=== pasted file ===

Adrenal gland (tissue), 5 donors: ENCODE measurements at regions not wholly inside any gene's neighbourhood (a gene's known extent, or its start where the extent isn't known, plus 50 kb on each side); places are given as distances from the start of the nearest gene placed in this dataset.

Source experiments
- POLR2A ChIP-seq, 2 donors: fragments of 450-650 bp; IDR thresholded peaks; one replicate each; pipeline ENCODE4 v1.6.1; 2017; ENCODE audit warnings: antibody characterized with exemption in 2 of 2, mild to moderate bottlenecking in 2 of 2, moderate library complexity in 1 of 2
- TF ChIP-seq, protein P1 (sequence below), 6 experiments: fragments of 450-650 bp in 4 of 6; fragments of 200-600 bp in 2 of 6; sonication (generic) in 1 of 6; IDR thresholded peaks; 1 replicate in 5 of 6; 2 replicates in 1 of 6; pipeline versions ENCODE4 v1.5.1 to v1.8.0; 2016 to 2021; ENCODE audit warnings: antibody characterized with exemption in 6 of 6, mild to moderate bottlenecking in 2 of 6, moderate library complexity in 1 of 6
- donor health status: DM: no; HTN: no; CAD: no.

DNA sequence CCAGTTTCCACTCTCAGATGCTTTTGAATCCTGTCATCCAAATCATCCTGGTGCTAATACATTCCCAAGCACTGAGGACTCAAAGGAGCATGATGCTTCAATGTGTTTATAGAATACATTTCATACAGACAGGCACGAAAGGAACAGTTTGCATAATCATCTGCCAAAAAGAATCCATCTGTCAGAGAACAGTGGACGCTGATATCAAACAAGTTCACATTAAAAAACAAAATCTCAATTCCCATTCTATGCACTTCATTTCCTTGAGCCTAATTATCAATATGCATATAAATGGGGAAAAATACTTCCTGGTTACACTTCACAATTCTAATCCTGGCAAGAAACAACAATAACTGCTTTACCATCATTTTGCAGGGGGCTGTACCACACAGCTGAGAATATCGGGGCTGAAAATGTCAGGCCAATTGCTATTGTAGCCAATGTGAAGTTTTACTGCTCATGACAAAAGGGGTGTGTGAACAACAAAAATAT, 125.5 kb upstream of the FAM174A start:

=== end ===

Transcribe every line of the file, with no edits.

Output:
Adrenal gland (tissue), 5 donors: ENCODE measurements at regions not wholly inside any gene's neighbourhood (a gene's known extent, or its start where the extent isn't known, plus 50 kb on each side); places are given as distances from the start of the nearest gene placed in this dataset.

Source experiments
- POLR2A ChIP-seq, 2 donors: fragments of 450-650 bp; IDR thresholded peaks; one replicate each; pipeline ENCODE4 v1.6.1; 2017; ENCODE audit warnings: antibody characterized with exemption in 2 of 2, mild to moderate bottlenecking in 2 of 2, moderate library complexity in 1 of 2
- TF ChIP-seq, protein P1 (sequence below), 6 experiments: fragments of 450-650 bp in 4 of 6; fragments of 200-600 bp in 2 of 6; sonication (generic) in 1 of 6; IDR thresholded peaks; 1 replicate in 5 of 6; 2 replicates in 1 of 6; pipeline versions ENCODE4 v1.5.1 to v1.8.0; 2016 to 2021; ENCODE audit warnings: antibody characterized with exemption in 6 of 6, mild to moderate bottlenecking in 2 of 6, moderate library complexity in 1 of 6
- donor health status: DM: no; HTN: no; CAD: no.

DNA sequence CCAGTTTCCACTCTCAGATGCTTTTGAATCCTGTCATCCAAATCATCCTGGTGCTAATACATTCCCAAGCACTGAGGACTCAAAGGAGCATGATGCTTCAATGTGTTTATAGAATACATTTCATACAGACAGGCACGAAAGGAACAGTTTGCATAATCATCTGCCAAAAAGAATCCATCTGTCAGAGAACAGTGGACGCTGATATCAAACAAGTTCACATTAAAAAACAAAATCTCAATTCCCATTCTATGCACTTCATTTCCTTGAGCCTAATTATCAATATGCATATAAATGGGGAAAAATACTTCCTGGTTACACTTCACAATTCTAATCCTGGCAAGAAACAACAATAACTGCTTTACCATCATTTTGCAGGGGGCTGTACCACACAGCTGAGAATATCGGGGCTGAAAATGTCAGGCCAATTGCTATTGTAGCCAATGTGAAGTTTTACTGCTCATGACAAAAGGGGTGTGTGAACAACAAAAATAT, 125.5 kb upstream of the FAM174A start: